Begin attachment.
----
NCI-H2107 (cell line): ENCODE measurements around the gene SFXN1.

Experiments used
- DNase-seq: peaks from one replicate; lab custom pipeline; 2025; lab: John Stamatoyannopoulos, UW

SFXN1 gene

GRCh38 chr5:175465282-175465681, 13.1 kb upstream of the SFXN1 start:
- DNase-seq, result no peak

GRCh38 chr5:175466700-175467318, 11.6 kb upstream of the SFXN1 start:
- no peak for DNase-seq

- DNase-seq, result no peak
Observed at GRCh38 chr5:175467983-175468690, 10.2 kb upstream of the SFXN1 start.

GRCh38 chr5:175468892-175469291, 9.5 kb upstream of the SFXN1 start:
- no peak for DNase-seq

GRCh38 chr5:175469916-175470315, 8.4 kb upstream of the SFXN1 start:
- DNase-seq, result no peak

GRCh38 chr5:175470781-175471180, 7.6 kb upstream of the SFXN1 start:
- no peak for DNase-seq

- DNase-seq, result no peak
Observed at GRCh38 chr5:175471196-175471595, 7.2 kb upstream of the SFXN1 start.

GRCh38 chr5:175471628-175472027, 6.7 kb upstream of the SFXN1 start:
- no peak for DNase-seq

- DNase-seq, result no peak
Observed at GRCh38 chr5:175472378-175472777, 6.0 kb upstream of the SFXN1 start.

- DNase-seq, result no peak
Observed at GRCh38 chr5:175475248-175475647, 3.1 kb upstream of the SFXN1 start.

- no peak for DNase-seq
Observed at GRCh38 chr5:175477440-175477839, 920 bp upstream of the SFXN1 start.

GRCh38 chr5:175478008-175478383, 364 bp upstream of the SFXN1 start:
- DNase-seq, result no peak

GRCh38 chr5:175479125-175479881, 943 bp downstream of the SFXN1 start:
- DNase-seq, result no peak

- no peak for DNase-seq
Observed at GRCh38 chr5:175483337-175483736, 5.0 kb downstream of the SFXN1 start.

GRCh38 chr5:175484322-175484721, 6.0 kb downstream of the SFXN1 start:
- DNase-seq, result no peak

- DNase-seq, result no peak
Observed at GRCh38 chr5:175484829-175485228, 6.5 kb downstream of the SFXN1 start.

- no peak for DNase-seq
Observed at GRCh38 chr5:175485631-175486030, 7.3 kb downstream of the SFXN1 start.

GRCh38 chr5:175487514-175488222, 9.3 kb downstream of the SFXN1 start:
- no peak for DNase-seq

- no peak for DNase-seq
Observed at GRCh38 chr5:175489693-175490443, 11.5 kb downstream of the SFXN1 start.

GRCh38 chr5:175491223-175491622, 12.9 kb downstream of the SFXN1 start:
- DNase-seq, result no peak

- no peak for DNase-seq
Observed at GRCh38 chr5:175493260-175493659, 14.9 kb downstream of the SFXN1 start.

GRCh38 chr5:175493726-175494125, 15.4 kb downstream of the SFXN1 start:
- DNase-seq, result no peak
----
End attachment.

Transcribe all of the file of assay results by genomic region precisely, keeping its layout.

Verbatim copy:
NCI-H2107 (cell line): ENCODE measurements around the gene SFXN1.

Experiments used
- DNase-seq: peaks from one replicate; lab custom pipeline; 2025; lab: John Stamatoyannopoulos, UW

SFXN1 gene

GRCh38 chr5:175465282-175465681, 13.1 kb upstream of the SFXN1 start:
- DNase-seq, result no peak

GRCh38 chr5:175466700-175467318, 11.6 kb upstream of the SFXN1 start:
- no peak for DNase-seq

- DNase-seq, result no peak
Observed at GRCh38 chr5:175467983-175468690, 10.2 kb upstream of the SFXN1 start.

GRCh38 chr5:175468892-175469291, 9.5 kb upstream of the SFXN1 start:
- no peak for DNase-seq

GRCh38 chr5:175469916-175470315, 8.4 kb upstream of the SFXN1 start:
- DNase-seq, result no peak

GRCh38 chr5:175470781-175471180, 7.6 kb upstream of the SFXN1 start:
- no peak for DNase-seq

- DNase-seq, result no peak
Observed at GRCh38 chr5:175471196-175471595, 7.2 kb upstream of the SFXN1 start.

GRCh38 chr5:175471628-175472027, 6.7 kb upstream of the SFXN1 start:
- no peak for DNase-seq

- DNase-seq, result no peak
Observed at GRCh38 chr5:175472378-175472777, 6.0 kb upstream of the SFXN1 start.

- DNase-seq, result no peak
Observed at GRCh38 chr5:175475248-175475647, 3.1 kb upstream of the SFXN1 start.

- no peak for DNase-seq
Observed at GRCh38 chr5:175477440-175477839, 920 bp upstream of the SFXN1 start.

GRCh38 chr5:175478008-175478383, 364 bp upstream of the SFXN1 start:
- DNase-seq, result no peak

GRCh38 chr5:175479125-175479881, 943 bp downstream of the SFXN1 start:
- DNase-seq, result no peak

- no peak for DNase-seq
Observed at GRCh38 chr5:175483337-175483736, 5.0 kb downstream of the SFXN1 start.

GRCh38 chr5:175484322-175484721, 6.0 kb downstream of the SFXN1 start:
- DNase-seq, result no peak

- DNase-seq, result no peak
Observed at GRCh38 chr5:175484829-175485228, 6.5 kb downstream of the SFXN1 start.

- no peak for DNase-seq
Observed at GRCh38 chr5:175485631-175486030, 7.3 kb downstream of the SFXN1 start.

GRCh38 chr5:175487514-175488222, 9.3 kb downstream of the SFXN1 start:
- no peak for DNase-seq

- no peak for DNase-seq
Observed at GRCh38 chr5:175489693-175490443, 11.5 kb downstream of the SFXN1 start.

GRCh38 chr5:175491223-175491622, 12.9 kb downstream of the SFXN1 start:
- DNase-seq, result no peak

- no peak for DNase-seq
Observed at GRCh38 chr5:175493260-175493659, 14.9 kb downstream of the SFXN1 start.

GRCh38 chr5:175493726-175494125, 15.4 kb downstream of the SFXN1 start:
- DNase-seq, result no peak